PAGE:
We went through a dystopian section in school, and there were several short stories, but it somewhere in between these 3 that it clicked in my brain.  They're all warnings.  And it became fascinating to see what type of screwed up futures authors could imagine, and realize they all pointed to the government having too much control.  They called it different things, but "Big Brother" was always very present and something we need to watch out for in our modern day world.  (Note: I don't worry about government control all the time, but I do still love me a good dystopian story)

6. The Chronicles of Narnia by C. S. Lewis & Taggerung by Brian Jacques

The Chronicles of Narnia was such a magical read as a kid.  I was completely swept away by this world of vivid imagery.  Taggerung is only special because it's the first of the Redwall series I read, and after that I had to keep collecting them.  I was a little older when I started Redwall, so at that point part of the enjoyment was the story itself, but a bigger part of was sharing both of these series with my younger sister.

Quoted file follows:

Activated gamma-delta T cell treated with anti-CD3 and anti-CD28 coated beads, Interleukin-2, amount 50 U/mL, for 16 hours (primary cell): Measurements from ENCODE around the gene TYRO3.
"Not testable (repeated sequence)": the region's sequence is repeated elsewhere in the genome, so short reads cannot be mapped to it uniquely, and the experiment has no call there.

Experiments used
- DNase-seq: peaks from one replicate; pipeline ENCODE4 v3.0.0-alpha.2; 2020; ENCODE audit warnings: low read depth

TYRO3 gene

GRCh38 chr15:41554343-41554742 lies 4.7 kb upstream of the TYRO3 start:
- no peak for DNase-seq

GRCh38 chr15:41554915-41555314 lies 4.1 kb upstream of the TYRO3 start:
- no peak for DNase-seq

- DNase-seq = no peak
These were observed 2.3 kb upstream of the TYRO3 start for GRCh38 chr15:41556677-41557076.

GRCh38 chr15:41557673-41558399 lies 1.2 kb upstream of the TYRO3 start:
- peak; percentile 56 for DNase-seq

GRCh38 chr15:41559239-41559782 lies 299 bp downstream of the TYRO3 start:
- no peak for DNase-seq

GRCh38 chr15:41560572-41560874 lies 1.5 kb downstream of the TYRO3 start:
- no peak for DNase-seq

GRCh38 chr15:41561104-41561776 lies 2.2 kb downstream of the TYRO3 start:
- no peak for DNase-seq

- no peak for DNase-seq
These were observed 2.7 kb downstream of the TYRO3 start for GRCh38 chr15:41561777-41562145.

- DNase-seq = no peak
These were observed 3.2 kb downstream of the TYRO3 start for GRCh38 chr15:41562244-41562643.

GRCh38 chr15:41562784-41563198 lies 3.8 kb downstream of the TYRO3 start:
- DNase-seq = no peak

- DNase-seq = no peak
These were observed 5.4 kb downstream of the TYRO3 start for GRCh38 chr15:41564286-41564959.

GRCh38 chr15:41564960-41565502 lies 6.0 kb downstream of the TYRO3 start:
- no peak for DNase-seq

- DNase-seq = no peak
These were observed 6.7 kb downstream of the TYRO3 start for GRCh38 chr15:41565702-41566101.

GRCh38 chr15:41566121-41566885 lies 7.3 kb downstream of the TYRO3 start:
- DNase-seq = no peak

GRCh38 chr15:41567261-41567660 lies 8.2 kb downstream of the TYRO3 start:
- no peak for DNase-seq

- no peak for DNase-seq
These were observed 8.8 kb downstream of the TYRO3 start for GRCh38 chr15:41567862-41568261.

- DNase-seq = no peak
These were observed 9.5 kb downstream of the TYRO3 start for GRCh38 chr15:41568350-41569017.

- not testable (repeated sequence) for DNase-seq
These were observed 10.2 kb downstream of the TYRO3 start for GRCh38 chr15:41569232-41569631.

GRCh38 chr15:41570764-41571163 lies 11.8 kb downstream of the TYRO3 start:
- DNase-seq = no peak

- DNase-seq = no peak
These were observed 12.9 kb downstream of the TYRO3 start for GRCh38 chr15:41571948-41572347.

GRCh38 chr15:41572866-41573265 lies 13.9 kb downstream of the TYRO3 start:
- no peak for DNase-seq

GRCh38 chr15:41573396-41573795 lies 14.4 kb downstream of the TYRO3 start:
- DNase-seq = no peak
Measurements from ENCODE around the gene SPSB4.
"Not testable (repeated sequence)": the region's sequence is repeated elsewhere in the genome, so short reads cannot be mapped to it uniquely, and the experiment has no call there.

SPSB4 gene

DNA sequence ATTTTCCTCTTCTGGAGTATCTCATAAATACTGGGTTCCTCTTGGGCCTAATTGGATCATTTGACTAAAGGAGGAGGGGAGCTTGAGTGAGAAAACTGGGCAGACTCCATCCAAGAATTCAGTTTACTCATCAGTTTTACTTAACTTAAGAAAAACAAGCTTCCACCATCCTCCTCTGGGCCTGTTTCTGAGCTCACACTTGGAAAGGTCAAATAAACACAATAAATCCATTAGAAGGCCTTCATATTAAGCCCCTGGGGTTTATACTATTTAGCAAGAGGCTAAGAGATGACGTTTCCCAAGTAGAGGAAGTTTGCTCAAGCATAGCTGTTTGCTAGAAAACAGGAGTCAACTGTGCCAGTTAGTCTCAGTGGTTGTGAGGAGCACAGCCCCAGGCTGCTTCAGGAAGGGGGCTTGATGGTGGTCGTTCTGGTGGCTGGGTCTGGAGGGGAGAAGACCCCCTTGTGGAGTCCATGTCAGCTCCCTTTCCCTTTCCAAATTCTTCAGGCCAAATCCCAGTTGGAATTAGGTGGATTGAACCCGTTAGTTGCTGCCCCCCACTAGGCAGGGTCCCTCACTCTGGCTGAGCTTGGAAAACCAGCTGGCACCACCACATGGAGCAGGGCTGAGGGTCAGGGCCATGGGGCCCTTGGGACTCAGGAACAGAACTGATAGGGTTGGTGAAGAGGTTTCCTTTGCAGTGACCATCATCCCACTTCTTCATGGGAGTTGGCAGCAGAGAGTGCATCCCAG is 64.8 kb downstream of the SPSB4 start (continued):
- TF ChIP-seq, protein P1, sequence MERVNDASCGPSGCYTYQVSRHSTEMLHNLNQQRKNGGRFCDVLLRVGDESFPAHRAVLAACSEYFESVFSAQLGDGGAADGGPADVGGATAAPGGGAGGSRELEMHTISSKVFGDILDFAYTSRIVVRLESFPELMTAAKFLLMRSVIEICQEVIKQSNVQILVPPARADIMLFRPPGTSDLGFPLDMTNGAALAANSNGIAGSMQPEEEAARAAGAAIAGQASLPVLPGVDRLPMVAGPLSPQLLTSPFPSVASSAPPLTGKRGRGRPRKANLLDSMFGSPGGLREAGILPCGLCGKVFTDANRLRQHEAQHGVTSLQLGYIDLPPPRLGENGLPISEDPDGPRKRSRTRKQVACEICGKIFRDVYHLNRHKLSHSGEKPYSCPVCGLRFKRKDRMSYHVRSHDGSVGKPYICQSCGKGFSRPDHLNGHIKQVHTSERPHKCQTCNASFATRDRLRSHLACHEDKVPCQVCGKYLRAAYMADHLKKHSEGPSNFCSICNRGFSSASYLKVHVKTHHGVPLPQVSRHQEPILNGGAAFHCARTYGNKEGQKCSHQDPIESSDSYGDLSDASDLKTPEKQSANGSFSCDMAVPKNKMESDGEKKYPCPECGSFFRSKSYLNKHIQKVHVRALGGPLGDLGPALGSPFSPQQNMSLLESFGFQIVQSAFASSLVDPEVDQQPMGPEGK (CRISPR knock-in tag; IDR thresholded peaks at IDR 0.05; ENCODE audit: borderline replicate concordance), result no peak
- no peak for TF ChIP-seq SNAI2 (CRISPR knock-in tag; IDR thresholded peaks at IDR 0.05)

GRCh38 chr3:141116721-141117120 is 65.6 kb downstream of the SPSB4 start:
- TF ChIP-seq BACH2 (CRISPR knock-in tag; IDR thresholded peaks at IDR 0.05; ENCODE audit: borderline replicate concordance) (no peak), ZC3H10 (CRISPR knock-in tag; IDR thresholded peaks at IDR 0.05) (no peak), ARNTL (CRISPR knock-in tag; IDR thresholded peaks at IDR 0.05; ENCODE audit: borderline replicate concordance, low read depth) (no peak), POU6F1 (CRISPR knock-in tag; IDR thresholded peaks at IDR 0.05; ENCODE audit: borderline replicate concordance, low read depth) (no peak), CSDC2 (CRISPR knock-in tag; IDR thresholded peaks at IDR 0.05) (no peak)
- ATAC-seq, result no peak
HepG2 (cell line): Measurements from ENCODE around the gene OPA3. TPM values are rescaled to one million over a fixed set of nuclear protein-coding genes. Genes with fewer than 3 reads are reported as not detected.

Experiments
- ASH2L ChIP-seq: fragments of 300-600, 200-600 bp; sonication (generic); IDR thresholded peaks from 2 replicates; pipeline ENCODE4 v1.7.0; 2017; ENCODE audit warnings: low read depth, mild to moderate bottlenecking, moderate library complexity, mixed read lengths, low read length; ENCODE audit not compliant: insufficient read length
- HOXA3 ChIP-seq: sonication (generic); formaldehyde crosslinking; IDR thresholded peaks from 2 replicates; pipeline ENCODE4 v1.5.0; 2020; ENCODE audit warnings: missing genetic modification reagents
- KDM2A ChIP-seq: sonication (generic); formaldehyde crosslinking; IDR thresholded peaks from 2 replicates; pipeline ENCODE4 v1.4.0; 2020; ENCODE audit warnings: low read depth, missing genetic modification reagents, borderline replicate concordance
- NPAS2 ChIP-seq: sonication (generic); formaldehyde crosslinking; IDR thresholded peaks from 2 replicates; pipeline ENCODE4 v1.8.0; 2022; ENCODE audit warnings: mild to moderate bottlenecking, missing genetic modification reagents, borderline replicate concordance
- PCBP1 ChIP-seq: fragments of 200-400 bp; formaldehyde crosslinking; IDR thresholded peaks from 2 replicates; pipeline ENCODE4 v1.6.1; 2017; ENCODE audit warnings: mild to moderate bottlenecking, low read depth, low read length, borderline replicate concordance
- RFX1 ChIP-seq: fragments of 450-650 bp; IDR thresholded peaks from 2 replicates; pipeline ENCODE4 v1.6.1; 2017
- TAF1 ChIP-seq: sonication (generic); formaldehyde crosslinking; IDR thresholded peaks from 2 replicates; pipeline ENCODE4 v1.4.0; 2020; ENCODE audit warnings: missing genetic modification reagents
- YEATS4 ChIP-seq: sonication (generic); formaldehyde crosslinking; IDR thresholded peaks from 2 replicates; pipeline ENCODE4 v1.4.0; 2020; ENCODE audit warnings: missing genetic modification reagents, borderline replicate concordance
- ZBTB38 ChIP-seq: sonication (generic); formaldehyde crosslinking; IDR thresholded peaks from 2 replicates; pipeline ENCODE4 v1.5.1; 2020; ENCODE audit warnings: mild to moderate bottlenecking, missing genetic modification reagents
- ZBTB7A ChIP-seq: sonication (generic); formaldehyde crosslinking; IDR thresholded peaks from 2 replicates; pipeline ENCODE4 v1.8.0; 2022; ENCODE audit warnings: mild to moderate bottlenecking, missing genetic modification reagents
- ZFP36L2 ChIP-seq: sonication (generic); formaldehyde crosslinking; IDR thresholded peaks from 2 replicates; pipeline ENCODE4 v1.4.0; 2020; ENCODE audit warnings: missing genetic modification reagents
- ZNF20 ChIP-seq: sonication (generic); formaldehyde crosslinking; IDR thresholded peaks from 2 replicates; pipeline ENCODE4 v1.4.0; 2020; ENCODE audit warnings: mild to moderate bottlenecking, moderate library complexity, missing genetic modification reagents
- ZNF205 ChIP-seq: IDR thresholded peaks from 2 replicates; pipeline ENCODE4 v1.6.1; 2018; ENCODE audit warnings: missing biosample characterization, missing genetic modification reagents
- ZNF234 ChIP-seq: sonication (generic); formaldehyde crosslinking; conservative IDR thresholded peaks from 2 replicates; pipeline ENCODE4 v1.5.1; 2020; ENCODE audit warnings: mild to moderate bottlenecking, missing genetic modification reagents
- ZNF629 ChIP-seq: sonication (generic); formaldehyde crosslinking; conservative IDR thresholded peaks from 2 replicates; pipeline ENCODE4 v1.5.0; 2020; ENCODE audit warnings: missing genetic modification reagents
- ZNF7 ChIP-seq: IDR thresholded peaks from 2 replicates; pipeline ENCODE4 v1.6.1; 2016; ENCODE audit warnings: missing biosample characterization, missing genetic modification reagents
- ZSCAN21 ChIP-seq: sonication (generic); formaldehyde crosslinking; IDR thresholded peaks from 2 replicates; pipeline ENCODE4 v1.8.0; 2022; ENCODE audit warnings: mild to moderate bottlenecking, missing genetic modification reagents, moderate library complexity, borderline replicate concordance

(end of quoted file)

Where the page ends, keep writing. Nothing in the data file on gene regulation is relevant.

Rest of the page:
I remember reading from one of the Narnia books and getting winded because the sentence was so long.  So we stopped and she counted each word while I read.  I don't remember exact numbers, but they got up there.  My favorite memories of the Redwall series involve doing character voices, and making up fake-out scenes to see when Sister3 would catch on.  And there were a couple times I read so long I lost my voice.


7. The Very Hungry Caterpillar by Eric Carle & The Rainbow Fish by Marcus Pfister